Differential effects of retinoic acid on growth and apoptosis in human colon cancer cell lines associated with the induction of retinoic acid receptor beta.
ABSTRACT Retinoids are well known as potential chemopreventive and chemotherapeutic agents against a variety of human cancers. Here, we report that retinoic acid (RA) induced differential growth inhibition in human colon cancer cell lines: while DLD-1, HT-29, and WiDr were relatively resistant, HCT-15 and Colo201 were relatively sensitive. All-trans-retinoic acid caused morphological and biochemical changes such as membrane shrinkage, chromatin condensation, and DNA cleavage, which are typical features of cells undergoing apoptosis in sensitive cell lines. Although retinoic acid receptor (RAR)alpha, beta, gamma and retinoid X receptor alpha were expressed in all cell lines examined, a significant induction of RARbeta by all-trans-RA was observed only in sensitive cell lines, suggesting important roles of RARbeta in RA sensitivity. When a vector containing the RARbeta gene was introduced into a relatively resistant cell line, DLD-1, the cells acquired RA sensitivity. Further, we found that the RARbeta transfectants of DLD-1 expressed an enhanced level of c-Myc and Bax proteins, which may result in the increased susceptibility of the cells to all-trans-RA-induced apoptosis. In summary, our data demonstrated that RA induced growth inhibition and apoptosis in human colon cancer cells and that the induction of RAR3 may mediate the retinoid action.
- SourceAvailable from: Juan Carlos Romero-Benavides[Show abstract] [Hide abstract]
ABSTRACT: Cancer remains a public health problem with a high unmet medical demand. However, in recent decades, the knowledge of several functional molecular and biological traits that distinguish tumor cells from normal cells, known as the hallmarks of cancer as described by Hannahan and Weinberg, has led to new and modern therapeutic approaches against this disease. Most cancer drugs are deliberately developed for specific molecular targets that involve these hallmarks. In this review, we address the currently available cancer drugs and development of new drugs from the perspective of their interaction with these hallmarks as well as the pathways and mechanisms involved.Tumor Biology 01/2014; · 2.52 Impact Factor
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ABSTRACT: Colorectal cancer is ranked among the top leading causes of cancer death in industrialized populations. Polycomb group proteins, including Suz12 and Ezh2, are epigenetic regulatory proteins that act as transcriptional repressors of many differentiation-associated genes and are overexpressed in a large subset of colorectal cancers. Retinoic acid (RA) acts as a negative regulator of PcG actions in stem cells, but has shown limited therapeutic potential in some solid tumors, including colorectal cancer, in part because of retinoic acid receptor β silencing. Through treatment with RA, Suz12 shRNA knockdown, or Ezh2 pharmacological inhibition with 3-deazaneplanocin A (DZNep), we increased TRAIL-mediated apoptosis in human colorectal cancer cell lines. This increased apoptosis in human colon cancer cells after RA or DZNep treatment was associated with a ∼2.5-fold increase in TNFRSF10B (DR5) transcript levels and a 42% reduction in the H3K27me3 epigenetic mark at the TNFRSF10B promoter after DZNep addition. Taken together, our findings indicate that pharmacological inhibition of Polycomb repressive complex 2 histone methyltransferase activity may constitute a new epigenetic therapeutic strategy to overcome RA non-responsiveness in a subset of colorectal tumors by increasing TRAIL-mediated apoptosis sensitivity. J. Cell. Physiol. 228: 764–772, 2013. © 2012 Wiley Periodicals, Inc.Journal of Cellular Physiology 04/2013; 228(4). · 4.22 Impact Factor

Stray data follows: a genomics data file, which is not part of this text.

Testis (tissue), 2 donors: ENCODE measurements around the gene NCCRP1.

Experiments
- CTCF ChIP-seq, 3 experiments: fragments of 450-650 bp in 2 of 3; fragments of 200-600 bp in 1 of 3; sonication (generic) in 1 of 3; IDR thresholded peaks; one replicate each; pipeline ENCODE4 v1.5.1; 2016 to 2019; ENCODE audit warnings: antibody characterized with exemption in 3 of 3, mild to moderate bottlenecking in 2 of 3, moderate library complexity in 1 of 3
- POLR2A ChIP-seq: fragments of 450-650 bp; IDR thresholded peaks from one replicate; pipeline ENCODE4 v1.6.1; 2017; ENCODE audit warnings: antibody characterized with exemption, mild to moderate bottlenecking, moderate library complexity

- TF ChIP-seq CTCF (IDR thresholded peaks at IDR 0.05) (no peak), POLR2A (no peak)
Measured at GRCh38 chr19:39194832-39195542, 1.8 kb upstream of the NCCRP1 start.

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ABSTRACT: Cysteinyl leukotrienes (CysLTs) are potent pro-inflammatory mediators that are increased in samples from patients with inflammatory bowel diseases (IBDs). Individuals with IBDs have enhanced susceptibility to colon carcinogenesis. In colorectal cancer, the balance between the pro-mitogenic cysteinyl leukotriene 1 receptor (CysLT1R) and the differentiation-promoting cysteinyl leukotriene 2 receptor (CysLT2R) is lost. Further, our previous data indicate that patients with high CysLT1R and low CysLT2R expression have a poor prognosis. In this study, we examined whether the balance between CysLT1R and CysLT2R could be restored by treatment with the cancer chemopreventive agent all-trans retinoic acid (ATRA). To determine the effect of ATRA on CysLT2R promoter activation, mRNA level, and protein level, we performed luciferase gene reporter assays, real-time polymerase chain reactions, and Western blots in colon cancer cell lines under various conditions. ATRA treatment induces CysLT2R mRNA and protein expression without affecting CysLT1R levels. Experiments using siRNA and mutant cell lines indicate that the up-regulation is retinoic acid receptor (RAR) dependent. Interestingly, ATRA also up-regulates mRNA expression of leukotriene C4 synthase, the enzyme responsible for the production of the ligand for CysLT2R. Importantly, ATRA-induced differentiation of colorectal cancer cells as shown by increased expression of MUC-2 and production of alkaline phosphatase, both of which could be reduced by a CysLT2R-specific inhibitor. This study identifies a novel mechanism of action for ATRA in colorectal cancer cell differentiation and demonstrates that retinoids can have anti-tumorigenic effects through their action on the cysteinyl leukotriene pathway.BMC Cancer 07/2013; 13(1):336. · 3.33 Impact Factor